Linear Algebra 1 and 2, Algebra 1.
Recommended: Algebra 2.
Representation theory is about understanding and exploiting symmetries using linear algebra.
The central objects of study are linear actions of groups on vector spaces. This gives rise to a
very structured and beautiful theory, which can be viewed as a generalisation of Fourier analysis
to a non-commutative setting. Representation theory plays a major role in mathematics and
physics. It provides a framework for understanding finite groups, special functions, and Lie groups
and algebras, and is the mathematical basis for the theory of elementary particles in physics.
After this course students will be able to:
1. Define and use basic concepts and tools from the theory of modules and from homological algebra.
2. Formulate and explain Wedderburn and Maschke’s theorems.
3. Give an overview of the basic theory of representations of finite groups.
4. Construct the character tables of many different finite groups.
5. Formulate and explain Burnside’s theorem.
You will find the timetables for all courses and degree programmes of Leiden University in the tool MyTimetable (login). Any teaching activities that you have sucessfully registered for in MyStudyMap will automatically be displayed in MyTimeTable. Any timetables that you add manually, will be saved and automatically displayed the next time you sign in.
MyTimetable allows you to integrate your timetable with your calendar apps such as Outlook, Google Calendar, Apple Calendar and other calendar apps on your smartphone. Any timetable changes will be automatically synced with your calendar. If you wish, you can also receive an email notification of the change. You can turn notifications on in ‘Settings’ (after login).
For more information, watch the video or go the the 'help-page' in MyTimetable. Please note: Joint Degree students Leiden/Delft have to merge their two different timetables into one. This video explains how to do this.
Mode of instruction
Lectures, tutorials and assessed homework.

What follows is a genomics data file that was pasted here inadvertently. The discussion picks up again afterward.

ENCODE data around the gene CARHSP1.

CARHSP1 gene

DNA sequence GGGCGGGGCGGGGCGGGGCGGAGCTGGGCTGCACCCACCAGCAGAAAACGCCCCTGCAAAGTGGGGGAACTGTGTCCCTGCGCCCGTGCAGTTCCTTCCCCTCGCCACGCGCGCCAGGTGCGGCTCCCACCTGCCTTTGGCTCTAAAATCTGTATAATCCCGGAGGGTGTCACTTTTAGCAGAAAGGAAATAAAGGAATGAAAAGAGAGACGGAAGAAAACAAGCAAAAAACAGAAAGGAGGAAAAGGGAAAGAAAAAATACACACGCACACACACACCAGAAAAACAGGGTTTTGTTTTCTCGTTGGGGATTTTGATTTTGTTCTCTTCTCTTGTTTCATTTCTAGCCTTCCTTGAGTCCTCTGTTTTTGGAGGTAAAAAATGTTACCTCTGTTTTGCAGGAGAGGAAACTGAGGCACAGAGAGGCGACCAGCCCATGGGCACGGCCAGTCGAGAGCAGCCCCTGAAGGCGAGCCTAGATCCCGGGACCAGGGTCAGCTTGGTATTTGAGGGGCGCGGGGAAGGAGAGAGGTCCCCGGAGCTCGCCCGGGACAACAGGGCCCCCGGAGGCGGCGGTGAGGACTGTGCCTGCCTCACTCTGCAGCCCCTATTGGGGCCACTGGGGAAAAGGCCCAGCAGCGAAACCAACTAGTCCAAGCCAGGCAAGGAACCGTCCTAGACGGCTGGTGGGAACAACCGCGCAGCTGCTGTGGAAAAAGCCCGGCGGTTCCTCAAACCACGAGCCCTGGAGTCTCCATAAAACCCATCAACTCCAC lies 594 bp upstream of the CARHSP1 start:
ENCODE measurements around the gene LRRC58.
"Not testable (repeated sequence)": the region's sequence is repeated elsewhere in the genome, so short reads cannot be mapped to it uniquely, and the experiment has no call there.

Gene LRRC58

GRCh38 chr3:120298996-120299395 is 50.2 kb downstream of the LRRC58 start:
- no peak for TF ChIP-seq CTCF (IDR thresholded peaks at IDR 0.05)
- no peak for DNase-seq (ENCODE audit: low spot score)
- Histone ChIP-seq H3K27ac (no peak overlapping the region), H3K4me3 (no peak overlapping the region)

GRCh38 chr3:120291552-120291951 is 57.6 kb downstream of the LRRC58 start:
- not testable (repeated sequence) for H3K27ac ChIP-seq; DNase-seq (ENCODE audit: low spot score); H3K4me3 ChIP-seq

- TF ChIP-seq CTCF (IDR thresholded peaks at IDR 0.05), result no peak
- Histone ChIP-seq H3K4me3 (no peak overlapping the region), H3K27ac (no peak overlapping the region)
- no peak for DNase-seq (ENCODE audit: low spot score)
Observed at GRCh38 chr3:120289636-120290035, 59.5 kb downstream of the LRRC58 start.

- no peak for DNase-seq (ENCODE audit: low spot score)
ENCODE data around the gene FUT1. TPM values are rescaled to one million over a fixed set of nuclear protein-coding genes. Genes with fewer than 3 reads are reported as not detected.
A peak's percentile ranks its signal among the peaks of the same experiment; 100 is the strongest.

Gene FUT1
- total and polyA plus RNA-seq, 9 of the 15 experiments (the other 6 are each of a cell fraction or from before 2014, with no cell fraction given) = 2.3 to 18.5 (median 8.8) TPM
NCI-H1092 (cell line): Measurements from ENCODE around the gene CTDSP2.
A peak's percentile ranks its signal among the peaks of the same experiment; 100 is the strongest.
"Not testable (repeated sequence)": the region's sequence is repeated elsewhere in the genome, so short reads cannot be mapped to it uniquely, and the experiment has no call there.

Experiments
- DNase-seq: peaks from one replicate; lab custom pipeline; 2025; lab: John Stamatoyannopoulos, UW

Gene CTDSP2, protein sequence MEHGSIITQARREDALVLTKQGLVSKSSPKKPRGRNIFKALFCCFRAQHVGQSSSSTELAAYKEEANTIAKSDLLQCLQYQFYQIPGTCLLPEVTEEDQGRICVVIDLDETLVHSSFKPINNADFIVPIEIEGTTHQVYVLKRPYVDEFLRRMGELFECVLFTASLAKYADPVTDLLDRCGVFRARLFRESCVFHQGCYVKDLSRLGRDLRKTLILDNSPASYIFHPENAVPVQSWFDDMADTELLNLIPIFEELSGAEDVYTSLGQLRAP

The final grade consists of homework (20%) and a written (retake) exam (80%). To pass the course, the grade for the (retake) exam should be at least 5 and the (unrounded) weighted average of the two partial grades at least 5.5. No minimum grade is required for the homework in order to take the exam or to pass the course. The homework counts as a practical and there is no retake for it; it consists of weekly assignments, of which the lowest two grades are dropped.
Hendrik Lenstra: Representatietheorie, 2003. Lecture notes by Jeanine Daems and Willem Jan Palenstijn (in Dutch). There is an English translation by Gabriele Dalla Torre.
Serge Lang, Algebra. Springer--Verlag, 2002. (Chapter XVIII is about representation theory; book freely available through SpringerLink)
Jean--Pierre Serre, Linear Representations of Finite Groups. Springer New York, 1977. (Freely available through SpringerLink.)
William Fulton, Joe Harris, Representation Theory: A First Course. Springer New York, 2004. (Freely available through SpringerLink.)
From the academic year 2022-2023 on every student has to register for courses with the new enrollment tool MyStudyMap. There are two registration periods per year: registration for the fall semester opens in July and registration for the spring semester opens in December. Please see this page for more information.
Please note that it is compulsory to both preregister and confirm your participation for every exam and retake. Not being registered for a course means that you are not allowed to participate in the final exam of the course. Confirming your exam participation is possible until ten days before the exam.
Extensive FAQ's on MyStudymap can be found here.
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